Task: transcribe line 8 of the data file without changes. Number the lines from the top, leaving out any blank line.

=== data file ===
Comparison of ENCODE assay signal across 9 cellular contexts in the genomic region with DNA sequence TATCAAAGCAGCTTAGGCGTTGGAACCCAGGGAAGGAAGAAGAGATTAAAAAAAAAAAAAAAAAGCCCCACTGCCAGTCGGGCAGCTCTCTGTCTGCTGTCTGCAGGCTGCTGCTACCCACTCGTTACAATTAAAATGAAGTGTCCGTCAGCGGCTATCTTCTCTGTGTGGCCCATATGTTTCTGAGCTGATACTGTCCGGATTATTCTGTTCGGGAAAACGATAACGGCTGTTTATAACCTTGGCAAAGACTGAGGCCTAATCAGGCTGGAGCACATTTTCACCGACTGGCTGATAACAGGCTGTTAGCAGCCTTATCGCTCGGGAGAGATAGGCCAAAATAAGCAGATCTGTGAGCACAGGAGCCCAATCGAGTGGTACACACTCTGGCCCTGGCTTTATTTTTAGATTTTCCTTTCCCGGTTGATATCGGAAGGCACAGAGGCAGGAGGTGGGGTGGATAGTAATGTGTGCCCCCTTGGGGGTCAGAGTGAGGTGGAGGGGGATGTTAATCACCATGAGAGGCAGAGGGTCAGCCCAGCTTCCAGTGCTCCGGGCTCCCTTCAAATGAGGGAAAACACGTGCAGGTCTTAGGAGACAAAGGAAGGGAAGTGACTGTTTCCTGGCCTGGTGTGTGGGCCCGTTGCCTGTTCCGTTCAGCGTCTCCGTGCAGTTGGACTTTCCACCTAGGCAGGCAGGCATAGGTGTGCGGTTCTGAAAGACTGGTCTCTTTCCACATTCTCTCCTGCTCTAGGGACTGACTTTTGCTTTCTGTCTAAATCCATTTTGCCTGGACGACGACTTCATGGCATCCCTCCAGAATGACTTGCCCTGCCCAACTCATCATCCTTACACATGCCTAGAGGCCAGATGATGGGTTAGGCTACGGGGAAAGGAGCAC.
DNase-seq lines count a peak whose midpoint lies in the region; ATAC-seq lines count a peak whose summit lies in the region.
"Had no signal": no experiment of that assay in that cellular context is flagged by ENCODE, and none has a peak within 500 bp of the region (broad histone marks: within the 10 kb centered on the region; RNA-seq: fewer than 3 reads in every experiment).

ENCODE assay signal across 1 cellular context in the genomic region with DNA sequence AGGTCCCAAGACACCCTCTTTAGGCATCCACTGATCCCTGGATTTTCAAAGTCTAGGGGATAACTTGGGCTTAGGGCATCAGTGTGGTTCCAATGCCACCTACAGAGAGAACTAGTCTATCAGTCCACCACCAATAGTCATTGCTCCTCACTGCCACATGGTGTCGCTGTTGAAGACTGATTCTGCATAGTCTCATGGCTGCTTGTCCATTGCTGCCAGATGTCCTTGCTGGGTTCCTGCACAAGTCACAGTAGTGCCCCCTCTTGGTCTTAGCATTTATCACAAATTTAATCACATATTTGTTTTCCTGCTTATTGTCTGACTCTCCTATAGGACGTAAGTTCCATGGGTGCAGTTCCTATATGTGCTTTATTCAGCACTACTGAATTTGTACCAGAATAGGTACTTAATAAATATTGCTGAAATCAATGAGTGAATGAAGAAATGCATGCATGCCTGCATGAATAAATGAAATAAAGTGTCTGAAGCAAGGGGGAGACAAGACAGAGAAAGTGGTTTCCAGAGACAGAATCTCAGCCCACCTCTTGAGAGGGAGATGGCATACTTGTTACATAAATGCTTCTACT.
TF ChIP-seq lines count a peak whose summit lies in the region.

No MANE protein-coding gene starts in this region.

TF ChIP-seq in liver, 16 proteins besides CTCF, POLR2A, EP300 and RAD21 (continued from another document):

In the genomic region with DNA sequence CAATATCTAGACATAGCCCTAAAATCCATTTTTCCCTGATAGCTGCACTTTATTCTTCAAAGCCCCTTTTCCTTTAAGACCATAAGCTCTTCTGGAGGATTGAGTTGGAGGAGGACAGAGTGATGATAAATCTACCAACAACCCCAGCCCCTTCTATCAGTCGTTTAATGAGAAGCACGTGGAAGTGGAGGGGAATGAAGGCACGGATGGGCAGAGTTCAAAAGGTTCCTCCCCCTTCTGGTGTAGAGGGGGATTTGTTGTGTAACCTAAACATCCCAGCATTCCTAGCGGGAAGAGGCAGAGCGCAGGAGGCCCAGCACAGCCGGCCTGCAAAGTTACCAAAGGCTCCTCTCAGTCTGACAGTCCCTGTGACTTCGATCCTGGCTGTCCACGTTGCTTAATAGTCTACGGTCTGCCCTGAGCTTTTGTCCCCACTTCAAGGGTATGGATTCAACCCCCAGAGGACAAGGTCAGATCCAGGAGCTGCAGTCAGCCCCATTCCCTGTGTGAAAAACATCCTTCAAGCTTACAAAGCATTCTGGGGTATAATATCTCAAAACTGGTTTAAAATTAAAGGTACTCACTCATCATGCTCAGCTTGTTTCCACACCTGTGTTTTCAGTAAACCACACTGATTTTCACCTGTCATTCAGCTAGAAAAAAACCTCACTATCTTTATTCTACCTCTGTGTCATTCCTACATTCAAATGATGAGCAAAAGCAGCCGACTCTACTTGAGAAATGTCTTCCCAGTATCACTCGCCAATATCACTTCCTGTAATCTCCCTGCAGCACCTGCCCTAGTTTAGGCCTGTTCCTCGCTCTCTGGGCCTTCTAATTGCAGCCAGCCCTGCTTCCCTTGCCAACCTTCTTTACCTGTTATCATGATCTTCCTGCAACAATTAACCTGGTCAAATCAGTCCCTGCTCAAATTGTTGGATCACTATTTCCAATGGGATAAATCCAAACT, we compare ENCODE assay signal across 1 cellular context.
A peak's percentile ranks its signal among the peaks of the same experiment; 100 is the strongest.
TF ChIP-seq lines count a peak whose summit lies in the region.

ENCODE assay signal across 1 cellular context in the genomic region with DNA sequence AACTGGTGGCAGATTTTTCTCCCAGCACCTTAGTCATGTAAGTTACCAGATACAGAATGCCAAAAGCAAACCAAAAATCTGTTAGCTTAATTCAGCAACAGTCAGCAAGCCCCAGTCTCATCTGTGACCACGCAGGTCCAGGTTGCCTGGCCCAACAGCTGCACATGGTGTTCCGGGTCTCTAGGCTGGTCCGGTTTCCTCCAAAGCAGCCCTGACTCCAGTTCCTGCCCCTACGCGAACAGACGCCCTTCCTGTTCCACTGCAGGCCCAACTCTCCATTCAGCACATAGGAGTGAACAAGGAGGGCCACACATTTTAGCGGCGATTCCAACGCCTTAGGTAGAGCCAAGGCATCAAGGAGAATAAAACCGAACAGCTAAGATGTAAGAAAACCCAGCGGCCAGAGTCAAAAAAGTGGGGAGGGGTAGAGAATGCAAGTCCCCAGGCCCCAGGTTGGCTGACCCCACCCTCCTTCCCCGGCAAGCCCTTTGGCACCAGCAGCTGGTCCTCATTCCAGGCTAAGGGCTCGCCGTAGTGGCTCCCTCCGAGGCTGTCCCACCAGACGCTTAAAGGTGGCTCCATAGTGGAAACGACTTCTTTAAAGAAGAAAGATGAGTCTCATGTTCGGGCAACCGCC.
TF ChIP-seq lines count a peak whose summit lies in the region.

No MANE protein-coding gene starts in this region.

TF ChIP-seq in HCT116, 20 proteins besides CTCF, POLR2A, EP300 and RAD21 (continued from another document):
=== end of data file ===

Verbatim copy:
In the genomic region with DNA sequence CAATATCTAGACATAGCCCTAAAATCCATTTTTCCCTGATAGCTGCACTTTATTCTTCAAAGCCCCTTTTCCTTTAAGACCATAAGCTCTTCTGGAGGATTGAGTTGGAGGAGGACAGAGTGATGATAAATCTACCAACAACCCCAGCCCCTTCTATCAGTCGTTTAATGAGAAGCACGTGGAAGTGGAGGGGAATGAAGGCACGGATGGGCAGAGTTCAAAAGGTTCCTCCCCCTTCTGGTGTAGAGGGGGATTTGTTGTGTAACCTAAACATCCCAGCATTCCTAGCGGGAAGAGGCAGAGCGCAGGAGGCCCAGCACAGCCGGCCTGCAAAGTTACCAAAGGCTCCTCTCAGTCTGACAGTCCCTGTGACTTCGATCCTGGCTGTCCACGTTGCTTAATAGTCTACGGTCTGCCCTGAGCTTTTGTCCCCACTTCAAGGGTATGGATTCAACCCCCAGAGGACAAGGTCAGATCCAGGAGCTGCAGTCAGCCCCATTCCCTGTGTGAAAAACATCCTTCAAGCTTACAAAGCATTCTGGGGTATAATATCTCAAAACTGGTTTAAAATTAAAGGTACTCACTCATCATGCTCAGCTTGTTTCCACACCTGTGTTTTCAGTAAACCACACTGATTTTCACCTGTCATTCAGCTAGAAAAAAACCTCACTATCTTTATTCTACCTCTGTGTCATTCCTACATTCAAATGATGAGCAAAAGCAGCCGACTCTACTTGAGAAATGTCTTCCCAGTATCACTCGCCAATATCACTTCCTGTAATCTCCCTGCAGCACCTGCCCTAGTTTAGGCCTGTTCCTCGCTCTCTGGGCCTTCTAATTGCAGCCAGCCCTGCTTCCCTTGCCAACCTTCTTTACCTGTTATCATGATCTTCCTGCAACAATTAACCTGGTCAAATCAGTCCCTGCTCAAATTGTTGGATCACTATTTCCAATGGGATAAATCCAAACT, we compare ENCODE assay signal across 1 cellular context.